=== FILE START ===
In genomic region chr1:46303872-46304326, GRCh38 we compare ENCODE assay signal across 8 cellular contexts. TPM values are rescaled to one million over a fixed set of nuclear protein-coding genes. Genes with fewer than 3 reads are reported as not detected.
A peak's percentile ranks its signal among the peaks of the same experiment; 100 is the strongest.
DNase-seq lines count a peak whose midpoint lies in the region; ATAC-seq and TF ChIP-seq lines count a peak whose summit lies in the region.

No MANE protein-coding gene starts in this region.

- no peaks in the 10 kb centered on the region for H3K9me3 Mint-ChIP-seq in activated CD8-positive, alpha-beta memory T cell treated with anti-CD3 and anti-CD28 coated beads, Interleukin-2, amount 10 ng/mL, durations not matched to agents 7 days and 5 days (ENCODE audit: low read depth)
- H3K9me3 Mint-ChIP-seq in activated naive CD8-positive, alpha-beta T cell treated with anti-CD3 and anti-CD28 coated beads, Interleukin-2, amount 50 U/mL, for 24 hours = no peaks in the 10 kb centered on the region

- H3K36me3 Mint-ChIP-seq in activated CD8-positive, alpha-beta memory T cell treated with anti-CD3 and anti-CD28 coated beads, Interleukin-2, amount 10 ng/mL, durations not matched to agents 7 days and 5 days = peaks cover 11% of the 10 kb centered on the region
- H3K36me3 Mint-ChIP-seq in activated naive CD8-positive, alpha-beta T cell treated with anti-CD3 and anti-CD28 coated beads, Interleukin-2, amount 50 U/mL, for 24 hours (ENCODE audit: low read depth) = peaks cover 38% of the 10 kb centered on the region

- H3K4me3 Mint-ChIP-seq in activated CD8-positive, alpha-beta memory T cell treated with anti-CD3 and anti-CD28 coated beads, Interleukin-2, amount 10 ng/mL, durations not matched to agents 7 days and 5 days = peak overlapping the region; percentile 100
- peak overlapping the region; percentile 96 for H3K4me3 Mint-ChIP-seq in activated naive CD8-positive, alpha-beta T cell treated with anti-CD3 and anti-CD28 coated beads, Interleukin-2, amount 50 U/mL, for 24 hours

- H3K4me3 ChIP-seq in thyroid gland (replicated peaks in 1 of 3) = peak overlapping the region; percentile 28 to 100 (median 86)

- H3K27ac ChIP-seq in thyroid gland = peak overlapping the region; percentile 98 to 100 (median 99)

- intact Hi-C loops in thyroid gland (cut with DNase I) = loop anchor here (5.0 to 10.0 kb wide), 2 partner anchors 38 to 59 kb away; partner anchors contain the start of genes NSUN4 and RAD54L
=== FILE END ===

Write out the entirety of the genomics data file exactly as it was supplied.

In genomic region chr1:46303872-46304326, GRCh38 we compare ENCODE assay signal across 8 cellular contexts. TPM values are rescaled to one million over a fixed set of nuclear protein-coding genes. Genes with fewer than 3 reads are reported as not detected.
A peak's percentile ranks its signal among the peaks of the same experiment; 100 is the strongest.
DNase-seq lines count a peak whose midpoint lies in the region; ATAC-seq and TF ChIP-seq lines count a peak whose summit lies in the region.

No MANE protein-coding gene starts in this region.

- no peaks in the 10 kb centered on the region for H3K9me3 Mint-ChIP-seq in activated CD8-positive, alpha-beta memory T cell treated with anti-CD3 and anti-CD28 coated beads, Interleukin-2, amount 10 ng/mL, durations not matched to agents 7 days and 5 days (ENCODE audit: low read depth)
- H3K9me3 Mint-ChIP-seq in activated naive CD8-positive, alpha-beta T cell treated with anti-CD3 and anti-CD28 coated beads, Interleukin-2, amount 50 U/mL, for 24 hours = no peaks in the 10 kb centered on the region

- H3K36me3 Mint-ChIP-seq in activated CD8-positive, alpha-beta memory T cell treated with anti-CD3 and anti-CD28 coated beads, Interleukin-2, amount 10 ng/mL, durations not matched to agents 7 days and 5 days = peaks cover 11% of the 10 kb centered on the region
- H3K36me3 Mint-ChIP-seq in activated naive CD8-positive, alpha-beta T cell treated with anti-CD3 and anti-CD28 coated beads, Interleukin-2, amount 50 U/mL, for 24 hours (ENCODE audit: low read depth) = peaks cover 38% of the 10 kb centered on the region

- H3K4me3 Mint-ChIP-seq in activated CD8-positive, alpha-beta memory T cell treated with anti-CD3 and anti-CD28 coated beads, Interleukin-2, amount 10 ng/mL, durations not matched to agents 7 days and 5 days = peak overlapping the region; percentile 100
- peak overlapping the region; percentile 96 for H3K4me3 Mint-ChIP-seq in activated naive CD8-positive, alpha-beta T cell treated with anti-CD3 and anti-CD28 coated beads, Interleukin-2, amount 50 U/mL, for 24 hours

- H3K4me3 ChIP-seq in thyroid gland (replicated peaks in 1 of 3) = peak overlapping the region; percentile 28 to 100 (median 86)

- H3K27ac ChIP-seq in thyroid gland = peak overlapping the region; percentile 98 to 100 (median 99)

- intact Hi-C loops in thyroid gland (cut with DNase I) = loop anchor here (5.0 to 10.0 kb wide), 2 partner anchors 38 to 59 kb away; partner anchors contain the start of genes NSUN4 and RAD54L